The 2010-2011 school year began with the installment of Dr. Andrew Wakefield as Dean of Campbell University Divinity School. Wakefield succeeded the school’s founding dean, Dr. Michael Cogdill. Wakefield is a 1983 summa cum laude graduate of Wake Forest University who went on to earn the Master of Divinity degree from Southern Baptist Theological Seminary in Louisville, Ky., and his Ph.D. in New Testament from Duke University in 2000.

The conference was designed to provide renewal, replenishment and refreshment for church worship leadership, paid and volunteer. In addition to a sermon, concert and communion service, the conference included 38 breakout sessions with special tracks for pastors, worship leaders, worship technology, spiritual formation, children’s choir leaders, youth choir leaders and accompanists.

Campbell University’s Operation Inasmuch included a Relay for Life with local elementary school children.

Wakefield had served on the Divinity School faculty since 1997, most recently as Associate Professor of New Testament and Greek. In 2008, he was appointed the holder of the Lewis Edward and Martha Barnes Tyner Chair of Bible and was recognized with the Dean’s Award for Excellence in Teaching in 2003.

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Campbell University


Leading in life preparation Freshman Seminar Prepares Students For College Life

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ampbell knows college can be overwhelming to incoming freshmen. If the academic challenges aren’t menacing enough, there’s the sudden responsibilities thrust upon these students, many of whom are away from home for the first time in their lives. But a recently launched seminar aims to prepare freshmen for those first-year challenges. The Campbell University Freshman Seminar, known as CUFS, is a one-credit class that teaches students to develop good study habits, to build relationships with faculty and peers and to manage their finances. The elective seminar is managed through the recently established First-Year Experience Office, led by Dr. Jennifer Latino, who directed a similar nationally recognized firstyear seminar at the University of South Carolina. “The course goals and learning outcomes are designed to assist students through their transition to college,” Latino said. “Students in this course will have the opportunity to explore all that Campbell has to offer while working closely with a small group of peers, a caring instructor and an upper-class student mentor.” The seminar was launched in August with a pilot cohort of 200 freshman students. Enrollment in the course is expected to grow by approximately 100 students each year.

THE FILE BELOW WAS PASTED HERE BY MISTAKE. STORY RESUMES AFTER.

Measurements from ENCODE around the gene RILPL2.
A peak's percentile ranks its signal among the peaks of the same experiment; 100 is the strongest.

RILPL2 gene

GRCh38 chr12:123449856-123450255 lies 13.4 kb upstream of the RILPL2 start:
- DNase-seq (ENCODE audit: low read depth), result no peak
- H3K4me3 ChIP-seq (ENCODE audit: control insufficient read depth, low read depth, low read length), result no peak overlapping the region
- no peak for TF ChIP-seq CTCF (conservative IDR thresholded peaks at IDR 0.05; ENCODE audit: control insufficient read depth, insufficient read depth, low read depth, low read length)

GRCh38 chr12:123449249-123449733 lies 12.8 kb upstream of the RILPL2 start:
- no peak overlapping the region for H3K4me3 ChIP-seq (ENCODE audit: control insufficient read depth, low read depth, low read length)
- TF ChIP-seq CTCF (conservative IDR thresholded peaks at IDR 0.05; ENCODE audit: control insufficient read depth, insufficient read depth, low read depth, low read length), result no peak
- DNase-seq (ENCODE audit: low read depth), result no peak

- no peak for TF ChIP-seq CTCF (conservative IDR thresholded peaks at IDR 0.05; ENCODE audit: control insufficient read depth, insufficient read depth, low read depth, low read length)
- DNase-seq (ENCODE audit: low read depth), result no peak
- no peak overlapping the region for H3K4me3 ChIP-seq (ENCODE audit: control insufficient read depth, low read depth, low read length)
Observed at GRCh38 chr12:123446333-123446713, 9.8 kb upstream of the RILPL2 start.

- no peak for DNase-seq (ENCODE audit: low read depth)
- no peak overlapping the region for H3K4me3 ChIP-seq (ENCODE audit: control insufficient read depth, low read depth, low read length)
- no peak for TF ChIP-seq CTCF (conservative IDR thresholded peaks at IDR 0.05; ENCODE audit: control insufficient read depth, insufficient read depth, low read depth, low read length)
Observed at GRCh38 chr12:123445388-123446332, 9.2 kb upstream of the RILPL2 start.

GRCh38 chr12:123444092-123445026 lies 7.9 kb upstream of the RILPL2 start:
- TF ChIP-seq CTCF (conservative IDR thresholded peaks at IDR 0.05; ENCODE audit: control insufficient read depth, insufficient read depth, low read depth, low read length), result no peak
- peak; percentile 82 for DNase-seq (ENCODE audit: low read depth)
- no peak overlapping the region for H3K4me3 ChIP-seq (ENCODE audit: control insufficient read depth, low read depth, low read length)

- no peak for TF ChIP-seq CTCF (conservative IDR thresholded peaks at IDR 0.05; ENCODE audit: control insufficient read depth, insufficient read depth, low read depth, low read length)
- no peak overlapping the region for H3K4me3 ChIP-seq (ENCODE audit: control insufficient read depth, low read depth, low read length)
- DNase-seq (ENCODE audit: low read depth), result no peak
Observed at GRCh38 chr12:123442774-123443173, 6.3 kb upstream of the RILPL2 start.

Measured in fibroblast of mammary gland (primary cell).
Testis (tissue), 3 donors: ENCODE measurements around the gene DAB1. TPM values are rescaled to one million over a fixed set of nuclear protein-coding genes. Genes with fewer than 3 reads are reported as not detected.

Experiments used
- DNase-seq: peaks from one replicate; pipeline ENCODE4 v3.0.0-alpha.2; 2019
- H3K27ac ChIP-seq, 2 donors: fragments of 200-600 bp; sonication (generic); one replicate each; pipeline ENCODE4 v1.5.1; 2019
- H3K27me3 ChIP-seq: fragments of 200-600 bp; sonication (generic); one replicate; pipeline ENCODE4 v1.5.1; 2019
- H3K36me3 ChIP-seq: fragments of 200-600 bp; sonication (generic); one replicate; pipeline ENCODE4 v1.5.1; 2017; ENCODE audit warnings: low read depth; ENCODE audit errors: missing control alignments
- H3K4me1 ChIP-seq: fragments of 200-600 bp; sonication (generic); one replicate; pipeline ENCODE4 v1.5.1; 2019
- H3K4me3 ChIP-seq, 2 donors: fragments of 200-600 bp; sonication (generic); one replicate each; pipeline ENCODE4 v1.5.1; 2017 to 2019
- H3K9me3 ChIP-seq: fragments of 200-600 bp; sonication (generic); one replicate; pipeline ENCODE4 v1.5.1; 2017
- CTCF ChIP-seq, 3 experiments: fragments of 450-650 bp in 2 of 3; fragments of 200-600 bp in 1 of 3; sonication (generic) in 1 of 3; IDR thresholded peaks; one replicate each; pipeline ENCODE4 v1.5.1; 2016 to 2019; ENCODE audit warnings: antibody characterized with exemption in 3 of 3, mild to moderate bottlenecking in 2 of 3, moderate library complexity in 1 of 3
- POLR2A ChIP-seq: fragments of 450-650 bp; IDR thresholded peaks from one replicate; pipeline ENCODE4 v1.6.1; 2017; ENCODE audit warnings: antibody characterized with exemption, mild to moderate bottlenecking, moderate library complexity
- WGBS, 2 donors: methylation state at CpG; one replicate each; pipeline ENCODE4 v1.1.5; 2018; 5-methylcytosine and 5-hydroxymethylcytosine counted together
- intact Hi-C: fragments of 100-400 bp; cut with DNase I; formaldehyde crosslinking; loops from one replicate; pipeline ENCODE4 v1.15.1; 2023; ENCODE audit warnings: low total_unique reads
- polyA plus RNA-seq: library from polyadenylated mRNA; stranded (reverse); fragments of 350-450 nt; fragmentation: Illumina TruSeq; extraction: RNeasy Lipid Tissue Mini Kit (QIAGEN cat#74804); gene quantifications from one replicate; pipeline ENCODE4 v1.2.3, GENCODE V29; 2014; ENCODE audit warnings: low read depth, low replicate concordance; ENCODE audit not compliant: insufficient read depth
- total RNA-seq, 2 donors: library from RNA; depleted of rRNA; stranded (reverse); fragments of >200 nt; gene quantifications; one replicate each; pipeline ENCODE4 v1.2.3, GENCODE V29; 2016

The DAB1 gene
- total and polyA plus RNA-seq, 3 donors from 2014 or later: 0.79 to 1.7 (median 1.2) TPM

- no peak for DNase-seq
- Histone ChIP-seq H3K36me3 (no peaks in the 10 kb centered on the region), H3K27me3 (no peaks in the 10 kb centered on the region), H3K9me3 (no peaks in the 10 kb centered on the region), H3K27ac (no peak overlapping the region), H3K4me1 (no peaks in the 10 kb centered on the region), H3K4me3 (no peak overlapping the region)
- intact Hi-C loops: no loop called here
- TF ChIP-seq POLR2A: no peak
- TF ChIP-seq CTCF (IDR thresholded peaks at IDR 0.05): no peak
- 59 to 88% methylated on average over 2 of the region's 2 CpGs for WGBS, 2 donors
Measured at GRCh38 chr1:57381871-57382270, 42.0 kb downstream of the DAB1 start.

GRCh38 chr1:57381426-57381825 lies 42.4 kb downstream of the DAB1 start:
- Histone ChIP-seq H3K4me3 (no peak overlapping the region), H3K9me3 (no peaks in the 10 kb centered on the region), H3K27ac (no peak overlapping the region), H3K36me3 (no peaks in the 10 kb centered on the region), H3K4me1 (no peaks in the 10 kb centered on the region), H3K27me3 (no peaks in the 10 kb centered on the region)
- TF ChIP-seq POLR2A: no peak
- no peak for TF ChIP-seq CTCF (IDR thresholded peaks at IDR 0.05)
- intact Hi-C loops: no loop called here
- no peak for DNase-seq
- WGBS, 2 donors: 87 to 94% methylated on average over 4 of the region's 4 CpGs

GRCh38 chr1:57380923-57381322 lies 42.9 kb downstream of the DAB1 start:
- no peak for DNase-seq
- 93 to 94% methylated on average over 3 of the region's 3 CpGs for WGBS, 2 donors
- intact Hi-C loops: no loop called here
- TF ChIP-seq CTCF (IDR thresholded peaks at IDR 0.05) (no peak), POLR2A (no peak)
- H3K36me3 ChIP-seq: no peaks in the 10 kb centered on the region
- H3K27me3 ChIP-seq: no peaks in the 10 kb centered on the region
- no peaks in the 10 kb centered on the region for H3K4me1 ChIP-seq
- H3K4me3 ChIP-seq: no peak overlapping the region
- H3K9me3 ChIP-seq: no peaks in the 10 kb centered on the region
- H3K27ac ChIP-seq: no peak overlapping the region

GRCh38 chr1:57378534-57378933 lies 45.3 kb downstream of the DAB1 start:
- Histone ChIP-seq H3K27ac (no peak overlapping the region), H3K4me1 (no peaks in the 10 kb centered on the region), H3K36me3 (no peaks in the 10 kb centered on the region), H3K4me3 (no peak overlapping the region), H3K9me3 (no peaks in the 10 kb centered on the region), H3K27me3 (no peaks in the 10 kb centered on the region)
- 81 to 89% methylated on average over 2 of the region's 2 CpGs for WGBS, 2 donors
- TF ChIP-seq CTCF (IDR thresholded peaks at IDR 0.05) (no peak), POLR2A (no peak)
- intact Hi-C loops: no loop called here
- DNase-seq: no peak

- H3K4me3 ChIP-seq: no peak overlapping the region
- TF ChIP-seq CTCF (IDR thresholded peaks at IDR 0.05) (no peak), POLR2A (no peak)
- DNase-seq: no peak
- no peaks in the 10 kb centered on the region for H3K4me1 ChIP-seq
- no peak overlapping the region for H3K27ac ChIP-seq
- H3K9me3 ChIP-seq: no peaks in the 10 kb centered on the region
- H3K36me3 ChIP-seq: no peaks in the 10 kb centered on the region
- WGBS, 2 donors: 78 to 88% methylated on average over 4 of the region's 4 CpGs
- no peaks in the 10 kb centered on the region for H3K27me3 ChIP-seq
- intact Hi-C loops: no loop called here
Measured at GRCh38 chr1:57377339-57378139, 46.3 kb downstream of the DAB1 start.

Theatre, Music Students Experience The Stage

Students Reach Out To Local Elementary Schools

The arts are alive and well at Campbell, if the recent school year is any indication.

Service to the community plays a big role in the university experience for many students at Campbell. One particular important focus is education at the elementary, middle and high school levels in Harnett County.